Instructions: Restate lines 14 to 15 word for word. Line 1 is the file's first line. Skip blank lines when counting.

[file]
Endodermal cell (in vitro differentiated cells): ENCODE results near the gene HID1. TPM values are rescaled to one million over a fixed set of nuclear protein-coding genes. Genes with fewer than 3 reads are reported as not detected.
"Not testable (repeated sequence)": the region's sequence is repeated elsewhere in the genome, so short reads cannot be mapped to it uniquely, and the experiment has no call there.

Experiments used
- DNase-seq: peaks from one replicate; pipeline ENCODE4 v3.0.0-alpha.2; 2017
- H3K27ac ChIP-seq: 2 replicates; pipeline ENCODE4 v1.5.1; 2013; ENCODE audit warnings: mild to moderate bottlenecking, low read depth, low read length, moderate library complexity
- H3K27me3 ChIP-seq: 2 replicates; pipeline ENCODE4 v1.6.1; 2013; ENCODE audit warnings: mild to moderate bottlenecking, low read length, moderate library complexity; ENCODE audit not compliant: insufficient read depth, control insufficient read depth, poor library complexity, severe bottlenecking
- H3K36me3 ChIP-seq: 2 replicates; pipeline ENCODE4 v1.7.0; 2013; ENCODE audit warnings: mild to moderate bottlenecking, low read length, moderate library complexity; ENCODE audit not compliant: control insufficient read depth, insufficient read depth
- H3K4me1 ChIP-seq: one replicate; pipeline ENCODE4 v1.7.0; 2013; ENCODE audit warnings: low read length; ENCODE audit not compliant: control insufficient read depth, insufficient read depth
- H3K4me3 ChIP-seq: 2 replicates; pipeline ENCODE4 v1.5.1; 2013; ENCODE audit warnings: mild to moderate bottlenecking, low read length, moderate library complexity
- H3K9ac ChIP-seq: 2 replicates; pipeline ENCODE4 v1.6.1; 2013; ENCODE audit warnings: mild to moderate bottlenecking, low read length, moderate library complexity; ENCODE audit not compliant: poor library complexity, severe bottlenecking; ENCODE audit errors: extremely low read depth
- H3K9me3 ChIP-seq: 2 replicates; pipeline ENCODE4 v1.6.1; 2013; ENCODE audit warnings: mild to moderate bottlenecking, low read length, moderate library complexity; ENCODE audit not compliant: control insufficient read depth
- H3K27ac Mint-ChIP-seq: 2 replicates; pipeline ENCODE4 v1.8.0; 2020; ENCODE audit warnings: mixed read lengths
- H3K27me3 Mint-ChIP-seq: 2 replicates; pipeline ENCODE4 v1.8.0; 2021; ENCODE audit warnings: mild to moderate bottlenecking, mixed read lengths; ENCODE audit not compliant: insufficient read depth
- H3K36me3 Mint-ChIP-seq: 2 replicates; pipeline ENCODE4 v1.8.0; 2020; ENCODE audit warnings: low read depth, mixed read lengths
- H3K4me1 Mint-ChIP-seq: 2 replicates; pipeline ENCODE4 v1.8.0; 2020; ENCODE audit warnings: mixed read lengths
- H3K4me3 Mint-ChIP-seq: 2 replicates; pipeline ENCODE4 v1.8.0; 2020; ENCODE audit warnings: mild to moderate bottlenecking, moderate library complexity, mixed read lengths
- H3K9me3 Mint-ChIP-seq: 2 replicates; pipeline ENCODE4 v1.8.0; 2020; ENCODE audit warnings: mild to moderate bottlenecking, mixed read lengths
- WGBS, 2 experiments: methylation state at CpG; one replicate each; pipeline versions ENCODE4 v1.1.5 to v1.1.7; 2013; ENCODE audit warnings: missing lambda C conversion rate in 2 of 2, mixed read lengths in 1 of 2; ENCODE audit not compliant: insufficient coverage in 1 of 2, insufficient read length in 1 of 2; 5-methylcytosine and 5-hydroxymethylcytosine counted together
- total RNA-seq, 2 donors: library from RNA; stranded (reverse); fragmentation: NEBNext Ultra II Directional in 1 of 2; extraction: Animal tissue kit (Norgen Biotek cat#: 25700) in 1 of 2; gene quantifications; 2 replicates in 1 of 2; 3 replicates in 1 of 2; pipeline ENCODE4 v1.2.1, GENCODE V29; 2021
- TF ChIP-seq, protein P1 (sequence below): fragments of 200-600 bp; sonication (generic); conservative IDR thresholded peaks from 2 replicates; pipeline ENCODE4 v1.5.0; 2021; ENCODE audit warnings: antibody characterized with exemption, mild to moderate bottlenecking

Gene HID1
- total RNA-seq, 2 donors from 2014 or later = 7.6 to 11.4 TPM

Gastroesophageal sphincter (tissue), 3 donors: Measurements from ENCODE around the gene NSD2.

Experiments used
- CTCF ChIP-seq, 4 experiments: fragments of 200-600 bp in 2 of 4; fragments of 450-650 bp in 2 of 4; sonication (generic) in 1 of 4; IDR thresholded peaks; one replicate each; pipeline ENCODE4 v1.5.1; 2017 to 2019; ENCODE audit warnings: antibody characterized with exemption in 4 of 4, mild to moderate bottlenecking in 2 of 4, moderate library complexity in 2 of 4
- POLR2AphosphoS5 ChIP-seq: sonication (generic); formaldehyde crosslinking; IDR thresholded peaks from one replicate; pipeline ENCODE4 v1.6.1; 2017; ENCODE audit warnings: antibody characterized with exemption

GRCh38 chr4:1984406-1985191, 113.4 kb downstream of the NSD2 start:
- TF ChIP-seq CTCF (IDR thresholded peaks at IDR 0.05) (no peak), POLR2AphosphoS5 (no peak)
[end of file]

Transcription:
- H3K36me3 Mint-ChIP-seq: 2 replicates; pipeline ENCODE4 v1.8.0; 2020; ENCODE audit warnings: low read depth, mixed read lengths
- H3K4me1 Mint-ChIP-seq: 2 replicates; pipeline ENCODE4 v1.8.0; 2020; ENCODE audit warnings: mixed read lengths